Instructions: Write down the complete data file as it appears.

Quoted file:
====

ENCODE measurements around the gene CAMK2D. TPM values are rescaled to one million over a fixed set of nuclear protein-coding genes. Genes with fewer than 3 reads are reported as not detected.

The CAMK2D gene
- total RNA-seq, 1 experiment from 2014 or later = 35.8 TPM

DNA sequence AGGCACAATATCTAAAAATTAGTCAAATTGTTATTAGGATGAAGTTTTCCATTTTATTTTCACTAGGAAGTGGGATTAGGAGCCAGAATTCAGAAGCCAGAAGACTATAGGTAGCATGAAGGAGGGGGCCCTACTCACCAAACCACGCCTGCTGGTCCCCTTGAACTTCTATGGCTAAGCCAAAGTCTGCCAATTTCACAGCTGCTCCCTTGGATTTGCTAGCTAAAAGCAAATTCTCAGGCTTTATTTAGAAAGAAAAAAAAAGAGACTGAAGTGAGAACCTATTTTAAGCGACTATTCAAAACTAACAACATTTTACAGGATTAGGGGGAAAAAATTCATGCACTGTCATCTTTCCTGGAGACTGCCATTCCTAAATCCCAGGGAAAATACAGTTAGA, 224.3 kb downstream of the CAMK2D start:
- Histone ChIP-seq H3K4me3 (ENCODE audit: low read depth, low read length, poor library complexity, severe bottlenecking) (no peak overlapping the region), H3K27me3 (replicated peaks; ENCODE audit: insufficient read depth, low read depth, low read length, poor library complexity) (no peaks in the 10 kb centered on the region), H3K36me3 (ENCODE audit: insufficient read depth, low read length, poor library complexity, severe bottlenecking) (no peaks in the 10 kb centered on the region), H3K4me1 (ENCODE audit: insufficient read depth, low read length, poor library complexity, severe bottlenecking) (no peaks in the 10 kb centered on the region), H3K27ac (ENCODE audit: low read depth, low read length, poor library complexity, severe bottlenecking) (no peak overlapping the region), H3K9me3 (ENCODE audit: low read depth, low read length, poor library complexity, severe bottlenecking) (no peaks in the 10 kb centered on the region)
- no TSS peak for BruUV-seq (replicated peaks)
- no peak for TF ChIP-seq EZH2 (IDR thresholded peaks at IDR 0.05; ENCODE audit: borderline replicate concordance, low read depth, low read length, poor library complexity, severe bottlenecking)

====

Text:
ENCODE measurements around the gene CAMK2D. TPM values are rescaled to one million over a fixed set of nuclear protein-coding genes. Genes with fewer than 3 reads are reported as not detected.

The CAMK2D gene
- total RNA-seq, 1 experiment from 2014 or later = 35.8 TPM

DNA sequence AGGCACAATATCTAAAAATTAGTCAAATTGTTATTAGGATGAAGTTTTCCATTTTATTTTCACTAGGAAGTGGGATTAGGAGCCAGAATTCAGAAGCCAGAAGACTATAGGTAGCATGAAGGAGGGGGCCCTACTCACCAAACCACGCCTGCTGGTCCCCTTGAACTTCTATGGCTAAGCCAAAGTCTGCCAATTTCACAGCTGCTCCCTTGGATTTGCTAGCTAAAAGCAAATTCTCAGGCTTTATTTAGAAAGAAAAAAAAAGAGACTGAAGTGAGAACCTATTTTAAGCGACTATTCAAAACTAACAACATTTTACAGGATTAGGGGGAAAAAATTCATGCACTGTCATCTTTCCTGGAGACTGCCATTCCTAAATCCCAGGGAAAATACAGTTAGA, 224.3 kb downstream of the CAMK2D start:
- Histone ChIP-seq H3K4me3 (ENCODE audit: low read depth, low read length, poor library complexity, severe bottlenecking) (no peak overlapping the region), H3K27me3 (replicated peaks; ENCODE audit: insufficient read depth, low read depth, low read length, poor library complexity) (no peaks in the 10 kb centered on the region), H3K36me3 (ENCODE audit: insufficient read depth, low read length, poor library complexity, severe bottlenecking) (no peaks in the 10 kb centered on the region), H3K4me1 (ENCODE audit: insufficient read depth, low read length, poor library complexity, severe bottlenecking) (no peaks in the 10 kb centered on the region), H3K27ac (ENCODE audit: low read depth, low read length, poor library complexity, severe bottlenecking) (no peak overlapping the region), H3K9me3 (ENCODE audit: low read depth, low read length, poor library complexity, severe bottlenecking) (no peaks in the 10 kb centered on the region)
- no TSS peak for BruUV-seq (replicated peaks)
- no peak for TF ChIP-seq EZH2 (IDR thresholded peaks at IDR 0.05; ENCODE audit: borderline replicate concordance, low read depth, low read length, poor library complexity, severe bottlenecking)